KAMPALA, Uganda—More than half her body is completely shriveled, but 33-year-old Gloria Kankunda is adamant about one thing. “I’ll make these scars stars,” Kankunda, who has a glowing smile to match her personality, told Take Part. She is one of the hundreds of women who have been left physically, psychologically, and socially scarred by an acid attack in the East African country in the past few decades.
Today, she is working to prevent further attacks as the managing director of Uganda’s Center for Rehabilitation of Survivors of Acid and Burns Violence, which she cofounded in 2012 to offer legal advice and health services to survivors. Late last year, the nongovernmental organization also succeeded in pushing through a bill that places restrictions on access to the chemicals and imposes a life sentence for someone convicted of perpetrating an acid attack. It was signed into law in December.
In Uganda, concentrated sulfuric acid, which can be obtained for less than a dollar at gas stations and street vendors, is a “weapon,” as Kankunda describes it, commonly used in premeditated attacks involving domestic disputes and land wrangles.
There were eight reported cases and two deaths from acid violence last year in the country, according to Acid Survivors’ Foundation Uganda, an NGO established in 2003 to prevent such assaults, although accurate statistics are hard to obtain and the real figures may be higher. There are at least 1,500 attacks each year worldwide, mainly in Southeast Asia, sub-Saharan Africa, the West Indies, and the Middle East, according to Acid Survivors Trust International, a charity partnering with organizations in Bangladesh, Cambodia, Pakistan, Nepal, India, and Uganda.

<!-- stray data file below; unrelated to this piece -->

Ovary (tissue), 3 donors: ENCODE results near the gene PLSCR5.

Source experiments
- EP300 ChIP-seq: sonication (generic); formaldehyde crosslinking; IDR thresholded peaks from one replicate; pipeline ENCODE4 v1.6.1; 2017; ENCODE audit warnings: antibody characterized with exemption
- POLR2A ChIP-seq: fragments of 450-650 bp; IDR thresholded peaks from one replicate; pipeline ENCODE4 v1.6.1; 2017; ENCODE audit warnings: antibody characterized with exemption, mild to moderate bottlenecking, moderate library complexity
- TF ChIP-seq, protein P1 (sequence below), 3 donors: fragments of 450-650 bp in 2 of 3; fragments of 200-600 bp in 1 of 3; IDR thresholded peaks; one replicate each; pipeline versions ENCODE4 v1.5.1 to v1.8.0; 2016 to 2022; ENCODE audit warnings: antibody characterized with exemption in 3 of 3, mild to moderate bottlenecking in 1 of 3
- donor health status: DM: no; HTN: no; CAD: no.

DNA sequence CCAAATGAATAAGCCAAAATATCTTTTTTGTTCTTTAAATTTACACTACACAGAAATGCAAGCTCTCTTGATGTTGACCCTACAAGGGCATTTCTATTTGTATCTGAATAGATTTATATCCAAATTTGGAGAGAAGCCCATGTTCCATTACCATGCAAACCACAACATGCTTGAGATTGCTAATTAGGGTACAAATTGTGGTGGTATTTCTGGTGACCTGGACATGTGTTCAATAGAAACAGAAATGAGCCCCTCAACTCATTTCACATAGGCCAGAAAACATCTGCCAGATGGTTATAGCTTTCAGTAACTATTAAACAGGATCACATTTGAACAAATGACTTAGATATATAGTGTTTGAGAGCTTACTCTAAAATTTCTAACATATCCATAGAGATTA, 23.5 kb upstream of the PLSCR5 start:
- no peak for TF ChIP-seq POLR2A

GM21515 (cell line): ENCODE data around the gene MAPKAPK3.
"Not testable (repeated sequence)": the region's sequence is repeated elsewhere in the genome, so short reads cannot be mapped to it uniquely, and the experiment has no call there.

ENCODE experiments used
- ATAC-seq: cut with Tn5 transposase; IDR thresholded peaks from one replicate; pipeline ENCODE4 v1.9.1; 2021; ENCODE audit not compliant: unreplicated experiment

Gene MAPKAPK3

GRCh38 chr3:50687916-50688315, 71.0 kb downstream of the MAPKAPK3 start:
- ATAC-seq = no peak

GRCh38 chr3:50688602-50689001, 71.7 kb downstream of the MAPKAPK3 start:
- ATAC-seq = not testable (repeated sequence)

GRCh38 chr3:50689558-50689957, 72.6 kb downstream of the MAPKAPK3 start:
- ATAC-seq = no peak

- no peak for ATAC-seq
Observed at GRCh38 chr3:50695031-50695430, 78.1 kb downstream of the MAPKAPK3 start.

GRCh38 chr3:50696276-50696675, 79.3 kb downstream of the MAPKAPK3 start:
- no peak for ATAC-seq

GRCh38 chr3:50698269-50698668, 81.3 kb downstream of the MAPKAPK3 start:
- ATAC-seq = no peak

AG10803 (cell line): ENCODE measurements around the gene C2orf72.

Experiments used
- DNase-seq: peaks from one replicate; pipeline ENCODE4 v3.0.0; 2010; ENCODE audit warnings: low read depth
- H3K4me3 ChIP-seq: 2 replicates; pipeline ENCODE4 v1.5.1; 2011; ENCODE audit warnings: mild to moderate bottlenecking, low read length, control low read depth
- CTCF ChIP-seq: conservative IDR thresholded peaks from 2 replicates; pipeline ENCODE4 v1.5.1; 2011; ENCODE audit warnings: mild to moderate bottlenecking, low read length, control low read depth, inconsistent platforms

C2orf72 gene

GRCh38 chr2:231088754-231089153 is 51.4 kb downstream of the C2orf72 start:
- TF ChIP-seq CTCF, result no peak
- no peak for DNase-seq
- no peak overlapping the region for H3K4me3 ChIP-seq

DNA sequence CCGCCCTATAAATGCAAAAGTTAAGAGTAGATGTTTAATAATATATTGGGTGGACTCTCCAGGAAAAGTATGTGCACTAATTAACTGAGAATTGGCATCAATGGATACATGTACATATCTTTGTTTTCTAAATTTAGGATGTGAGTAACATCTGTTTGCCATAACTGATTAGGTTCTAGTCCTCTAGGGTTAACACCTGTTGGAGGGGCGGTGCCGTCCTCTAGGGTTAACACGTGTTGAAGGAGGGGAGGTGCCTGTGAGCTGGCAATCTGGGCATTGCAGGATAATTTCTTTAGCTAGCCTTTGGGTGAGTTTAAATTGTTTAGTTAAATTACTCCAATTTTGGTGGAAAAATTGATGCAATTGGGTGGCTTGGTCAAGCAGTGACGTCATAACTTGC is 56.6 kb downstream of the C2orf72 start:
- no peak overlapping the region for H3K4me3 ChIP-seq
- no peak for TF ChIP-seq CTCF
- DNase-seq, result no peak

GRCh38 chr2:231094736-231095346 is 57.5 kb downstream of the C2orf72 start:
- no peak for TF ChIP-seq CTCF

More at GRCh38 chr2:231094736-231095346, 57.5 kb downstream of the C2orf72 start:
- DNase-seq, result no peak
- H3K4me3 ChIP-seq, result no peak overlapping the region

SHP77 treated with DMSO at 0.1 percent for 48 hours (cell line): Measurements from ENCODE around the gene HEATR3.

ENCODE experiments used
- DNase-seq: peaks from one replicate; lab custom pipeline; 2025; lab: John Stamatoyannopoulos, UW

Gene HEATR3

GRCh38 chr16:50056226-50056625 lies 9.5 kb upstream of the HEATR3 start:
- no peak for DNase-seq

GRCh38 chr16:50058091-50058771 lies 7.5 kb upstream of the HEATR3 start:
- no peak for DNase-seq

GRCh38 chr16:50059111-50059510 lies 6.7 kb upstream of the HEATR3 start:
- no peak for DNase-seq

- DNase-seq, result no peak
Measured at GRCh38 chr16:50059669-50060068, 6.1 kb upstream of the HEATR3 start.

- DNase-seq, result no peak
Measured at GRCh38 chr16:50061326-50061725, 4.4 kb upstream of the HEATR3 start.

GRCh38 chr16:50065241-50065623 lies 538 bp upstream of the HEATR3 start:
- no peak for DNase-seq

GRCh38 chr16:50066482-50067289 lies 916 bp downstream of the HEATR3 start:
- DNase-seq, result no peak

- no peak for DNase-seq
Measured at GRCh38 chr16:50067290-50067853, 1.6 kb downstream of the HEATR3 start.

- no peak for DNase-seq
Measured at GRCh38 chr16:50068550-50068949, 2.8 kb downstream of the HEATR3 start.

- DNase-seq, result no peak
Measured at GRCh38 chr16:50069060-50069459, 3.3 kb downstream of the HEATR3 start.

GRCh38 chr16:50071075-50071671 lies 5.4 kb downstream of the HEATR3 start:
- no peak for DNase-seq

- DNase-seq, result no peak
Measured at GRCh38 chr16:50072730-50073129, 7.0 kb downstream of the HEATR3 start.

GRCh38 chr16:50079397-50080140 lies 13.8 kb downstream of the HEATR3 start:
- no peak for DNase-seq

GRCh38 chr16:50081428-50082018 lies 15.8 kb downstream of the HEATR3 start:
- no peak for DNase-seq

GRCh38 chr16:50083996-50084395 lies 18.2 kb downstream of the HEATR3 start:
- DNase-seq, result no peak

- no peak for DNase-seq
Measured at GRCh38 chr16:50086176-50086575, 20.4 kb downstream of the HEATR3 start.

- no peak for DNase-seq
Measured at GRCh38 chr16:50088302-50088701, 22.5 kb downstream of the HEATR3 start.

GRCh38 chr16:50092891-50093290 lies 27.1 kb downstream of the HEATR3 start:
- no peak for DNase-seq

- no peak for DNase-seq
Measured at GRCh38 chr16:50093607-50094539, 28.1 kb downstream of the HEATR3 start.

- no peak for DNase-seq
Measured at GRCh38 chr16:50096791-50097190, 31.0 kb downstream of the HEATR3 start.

It was a “normal” night in 2009, Kankunda told TakePart. She had driven to her Kampala home with a friend after visiting family. “I was young, having a child and expecting another. Life was so good,” she said. But before Kankunda could get into her home safely, a stranger opened her car door and wrestled her out of the vehicle. “It’s unexplainable, like I was melting away,” she said, recalling how she felt. It wasn’t until Kankunda reached a hospital that a nurse told her acid had been used. She was left with burns on 70 percent of her body and blinded in one eye.